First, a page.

Sunday October, 25 2015 at 02:15 AM
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One of the medium's greatest artists, Andrei Tarkovsky created some of the cinema's few genuine masterpieces. Made in 1965 but banned by the Soviet authorities for 5 years, Tarkovsky's Andrei Rublev has been voted one of the top films of all time by Sight and Sound magazine. Tarkovsky made only seven films before dying of cancer in Paris in 1986 though his vision took in genres as diverse as the historical epic and the science fiction film. Tarkovsky continually worked according to his own exacting artistic standards, always privileging his unique visual style and dramatic pacing over the demands of both the marketplace and the dictates of the Soviet government.
But the films he did make are legendary; testaments to a uniquely spiritual filmmaker investigating humankind's potential for heights of creativity and expression and depths of degradation and violence. Andrei Rublev clarifies those themes with sublime artistry, as the film documents the spiritual dilemmas of a 15th century Russian icon painter. Like other Tarkovsky heroes, Rublev articulates some of the director's own ideas, including the human tug of war between the spiritual and the material. For Tarkovsky, Rublev represents a man of God whose goodness is continually challenged by exposure to a cruel, evil world and his ultimate inability to stop such injustice. Rublev's dilemmas as a just man in an unjust world are never clearer than in a scene where he kills a man who threatens to rape a deaf-mute girl, and then later watches as the girl is whisked off by a Tartar soldier.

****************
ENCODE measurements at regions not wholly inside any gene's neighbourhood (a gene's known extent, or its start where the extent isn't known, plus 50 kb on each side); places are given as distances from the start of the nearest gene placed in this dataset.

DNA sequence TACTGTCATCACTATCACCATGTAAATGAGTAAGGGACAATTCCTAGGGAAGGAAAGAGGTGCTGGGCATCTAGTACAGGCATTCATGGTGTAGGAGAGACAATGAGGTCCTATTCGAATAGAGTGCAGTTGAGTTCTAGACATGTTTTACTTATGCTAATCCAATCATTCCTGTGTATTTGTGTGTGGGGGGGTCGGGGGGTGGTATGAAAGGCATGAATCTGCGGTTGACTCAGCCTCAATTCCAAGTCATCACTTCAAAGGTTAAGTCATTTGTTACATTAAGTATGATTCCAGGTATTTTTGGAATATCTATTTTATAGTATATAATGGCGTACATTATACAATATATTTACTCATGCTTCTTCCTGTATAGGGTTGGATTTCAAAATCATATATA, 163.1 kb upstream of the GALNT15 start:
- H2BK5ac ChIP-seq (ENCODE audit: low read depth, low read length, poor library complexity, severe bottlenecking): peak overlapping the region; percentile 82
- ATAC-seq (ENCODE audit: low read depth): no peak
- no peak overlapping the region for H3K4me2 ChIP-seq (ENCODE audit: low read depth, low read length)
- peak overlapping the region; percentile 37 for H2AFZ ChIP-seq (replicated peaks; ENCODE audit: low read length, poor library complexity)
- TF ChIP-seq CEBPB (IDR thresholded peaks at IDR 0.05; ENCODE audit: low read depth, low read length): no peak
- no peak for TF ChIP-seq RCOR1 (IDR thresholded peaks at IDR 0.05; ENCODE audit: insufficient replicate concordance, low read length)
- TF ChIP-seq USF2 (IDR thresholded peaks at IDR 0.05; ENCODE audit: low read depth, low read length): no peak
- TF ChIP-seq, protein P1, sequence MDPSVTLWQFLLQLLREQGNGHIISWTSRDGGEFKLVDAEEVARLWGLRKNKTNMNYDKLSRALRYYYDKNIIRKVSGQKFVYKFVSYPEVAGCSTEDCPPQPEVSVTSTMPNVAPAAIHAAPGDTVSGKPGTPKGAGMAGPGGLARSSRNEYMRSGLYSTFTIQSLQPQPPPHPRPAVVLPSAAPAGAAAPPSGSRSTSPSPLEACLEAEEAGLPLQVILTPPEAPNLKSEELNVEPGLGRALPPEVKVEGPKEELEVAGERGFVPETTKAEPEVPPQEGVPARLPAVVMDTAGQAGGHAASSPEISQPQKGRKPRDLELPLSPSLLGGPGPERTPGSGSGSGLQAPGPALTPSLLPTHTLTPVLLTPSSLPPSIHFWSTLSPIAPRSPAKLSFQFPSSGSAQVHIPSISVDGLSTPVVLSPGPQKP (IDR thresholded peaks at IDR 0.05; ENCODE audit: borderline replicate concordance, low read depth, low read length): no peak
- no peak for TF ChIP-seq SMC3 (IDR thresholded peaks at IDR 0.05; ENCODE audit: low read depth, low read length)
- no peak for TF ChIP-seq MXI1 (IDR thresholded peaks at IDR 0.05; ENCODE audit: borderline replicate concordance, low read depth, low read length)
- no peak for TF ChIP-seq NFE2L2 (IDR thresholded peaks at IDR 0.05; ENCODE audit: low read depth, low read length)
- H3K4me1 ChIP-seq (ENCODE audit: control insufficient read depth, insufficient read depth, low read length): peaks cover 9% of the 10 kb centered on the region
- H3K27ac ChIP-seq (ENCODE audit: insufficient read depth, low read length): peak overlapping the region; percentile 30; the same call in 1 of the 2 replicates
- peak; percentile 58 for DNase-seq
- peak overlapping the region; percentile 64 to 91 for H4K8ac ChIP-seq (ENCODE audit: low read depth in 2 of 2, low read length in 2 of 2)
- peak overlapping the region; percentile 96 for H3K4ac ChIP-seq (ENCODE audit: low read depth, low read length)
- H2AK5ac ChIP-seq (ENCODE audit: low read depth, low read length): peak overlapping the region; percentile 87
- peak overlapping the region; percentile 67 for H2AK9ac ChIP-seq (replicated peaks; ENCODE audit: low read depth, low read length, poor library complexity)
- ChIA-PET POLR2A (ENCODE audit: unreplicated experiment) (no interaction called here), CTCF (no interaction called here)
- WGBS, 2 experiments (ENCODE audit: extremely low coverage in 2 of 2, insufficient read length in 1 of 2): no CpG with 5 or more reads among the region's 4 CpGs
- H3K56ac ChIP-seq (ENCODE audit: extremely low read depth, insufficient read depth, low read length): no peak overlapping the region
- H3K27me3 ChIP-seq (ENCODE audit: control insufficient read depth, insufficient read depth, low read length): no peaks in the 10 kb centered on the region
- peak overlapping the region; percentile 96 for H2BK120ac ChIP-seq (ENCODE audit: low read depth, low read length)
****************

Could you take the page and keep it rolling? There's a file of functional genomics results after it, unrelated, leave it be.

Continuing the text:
Monumental in its historical sweep, Tarkovsky's film is nevertheless unlike any of the formulaic, grandiose historical epics viewers are accustomed to. Instead, Andrei Rublev shares a brooding, meditative quality emphasized in the director's use of long takes, a slow-moving camera and stark compositions, creating an impression of stillness that lingers long after the close-ups of Rublev's surviving works at the film's coda.
Tarkovsky always balanced his heartfelt intellectual meditations with a raw visual impact. Described as one of the most painterly of filmmakers, Tarkovsky has committed images of indelible beauty to the screen, like the black horse falling to the ground in the opening phase of the epic Andrei Rublev. His scenes of medieval Russia move between beautiful scenes of mists and mud and stark landscapes - and nightmarish, as in the aftermath of a Tartar invasion where a mass of people flee death and rape at the invaders' hands, and the world is transformed into a teeming sewer. In spite of the human atrocities he witnesses, Rublev is able to find hope amid the chaos, a message that is vividly illustrated in the film's most compelling sequence, in which a young boy struggles to sculpt and cast an enormous church bell under the most primitive conditions.
Tarkovsky was notoriously volatile when it came to providing meaning or explanations for his films. "What matters to me is that they arouse feelings," he told Sight and Sound, and on that ground, Andrei Rublev is a triumph, imbued with the director's awesome, mystical, extraordinary imagery and depth of feeling.
Director: Andrei Tarkovsky
Producer: Tamara Ogorodnikova
Screenplay: Andrei Konchalovsky/Andrei Tarkovsky
Cinematography: Vadim Yusov
Production Design: Yevgeni Chernyayev, Ippolit Novoderyozhkin, Sergei Voronkov
Music: Vyacheslav Ovchinnikov
Cast: Anatoli Solonitsyn (Andrei Rublev), Ivan Lapikov (Kirill), Nikolai Grinko (Daniil Cherny), Nikolai Sergeyev (Feofan Grek), Irma Raush (Idiot girl), Nikolai Burlyayev (Boriska), Yuri Nazarov (Grand Prince/his brother), Yuri Nikulin (Monk Patrikey), Rolan Bykov (The jester).
BW & C-205m.
by Felicia Feaster VIEW TCMDb ENTRY